A court in Moscow jailed Russian journalist Ivan Safranov to 22 years in a maximum security prison after finding him guilty of treason in a trial many see as politically motivated
A court in Moscow on Monday jailed a journalist for 22 years in a maximum security prison on charges of treason after a trial widely seen as politically motivated.
The sentence handed down to Ivan Safronov is one of the harshest blows dealt to independent journalists and Kremlin critics in Russia.
Safronov worked as a defence and space reporter for Kommersant newspaper for a decade, before becoming an adviser to the head of the Russian space corporation Roscosmos.
Speaking to reporters outside the court one of his lawyers slammed the sentence
"I cannot call this sentence anything but "inadequate," said Dmitriy Kachev. "Hackneyed words like "unlawful" and "unjust" can't reflect all the absurdity that has happened today and which we have all witnessed. Ivan Safronov was given 22 years for his journalism work. I want every one of you Russian journalists looking at me now, to think about whether it is worth going on with this profession - if a person is given 22 years for doing his job."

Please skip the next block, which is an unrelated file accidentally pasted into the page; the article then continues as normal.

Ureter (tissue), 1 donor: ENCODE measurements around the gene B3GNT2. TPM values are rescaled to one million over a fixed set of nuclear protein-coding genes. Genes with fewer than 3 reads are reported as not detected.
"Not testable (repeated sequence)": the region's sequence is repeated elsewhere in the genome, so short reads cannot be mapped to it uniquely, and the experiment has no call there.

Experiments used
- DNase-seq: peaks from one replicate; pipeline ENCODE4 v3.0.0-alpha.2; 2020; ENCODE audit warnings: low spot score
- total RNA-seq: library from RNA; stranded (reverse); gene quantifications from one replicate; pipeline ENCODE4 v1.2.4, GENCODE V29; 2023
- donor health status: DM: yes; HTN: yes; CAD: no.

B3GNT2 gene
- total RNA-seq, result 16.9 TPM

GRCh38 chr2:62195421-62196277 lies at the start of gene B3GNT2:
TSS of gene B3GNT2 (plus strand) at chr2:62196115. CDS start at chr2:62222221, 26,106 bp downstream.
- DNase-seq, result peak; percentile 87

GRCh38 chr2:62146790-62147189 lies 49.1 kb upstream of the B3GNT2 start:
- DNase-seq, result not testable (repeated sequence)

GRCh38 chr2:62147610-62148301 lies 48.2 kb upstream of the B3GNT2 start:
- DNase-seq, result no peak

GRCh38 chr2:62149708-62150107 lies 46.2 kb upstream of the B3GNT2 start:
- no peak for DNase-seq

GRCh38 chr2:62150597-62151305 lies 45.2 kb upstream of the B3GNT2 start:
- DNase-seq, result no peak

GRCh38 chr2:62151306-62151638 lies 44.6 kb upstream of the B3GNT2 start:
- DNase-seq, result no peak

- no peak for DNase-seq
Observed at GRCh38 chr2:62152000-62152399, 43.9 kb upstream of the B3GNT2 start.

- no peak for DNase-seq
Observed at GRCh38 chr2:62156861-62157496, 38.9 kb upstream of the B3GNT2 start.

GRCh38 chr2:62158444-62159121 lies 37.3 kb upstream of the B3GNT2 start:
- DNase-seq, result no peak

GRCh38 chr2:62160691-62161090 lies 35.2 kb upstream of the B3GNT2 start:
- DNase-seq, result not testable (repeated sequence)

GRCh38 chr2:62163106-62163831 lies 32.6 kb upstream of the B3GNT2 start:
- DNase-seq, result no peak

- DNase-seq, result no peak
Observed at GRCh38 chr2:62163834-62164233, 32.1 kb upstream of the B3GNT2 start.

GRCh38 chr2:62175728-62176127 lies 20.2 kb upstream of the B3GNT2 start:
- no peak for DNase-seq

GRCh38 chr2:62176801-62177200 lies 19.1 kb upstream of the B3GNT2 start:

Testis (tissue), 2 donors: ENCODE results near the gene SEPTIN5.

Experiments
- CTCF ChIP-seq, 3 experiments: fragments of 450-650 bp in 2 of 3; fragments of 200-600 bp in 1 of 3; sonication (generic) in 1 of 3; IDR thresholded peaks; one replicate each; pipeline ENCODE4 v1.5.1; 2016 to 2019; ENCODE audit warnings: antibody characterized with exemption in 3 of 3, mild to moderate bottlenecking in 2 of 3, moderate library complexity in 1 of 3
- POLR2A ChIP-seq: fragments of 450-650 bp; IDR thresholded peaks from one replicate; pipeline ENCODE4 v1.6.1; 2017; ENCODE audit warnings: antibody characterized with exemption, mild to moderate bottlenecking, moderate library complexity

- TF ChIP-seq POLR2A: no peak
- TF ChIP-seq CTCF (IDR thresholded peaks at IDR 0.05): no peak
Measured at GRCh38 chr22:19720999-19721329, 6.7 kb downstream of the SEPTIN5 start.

Safronov was accused of passing military secrets to Czech intelligence, and information about the Russian military to a German national. He insists on his innocence and argued that he collected all the information from open sources in the course of his work and did nothing illegal.
Many Russian journalists and human rights activists have pushed for Safronov’s release, maintaining that the authorities may have wanted to take revenge for his reporting that exposed Russian military incidents and shady arms deals.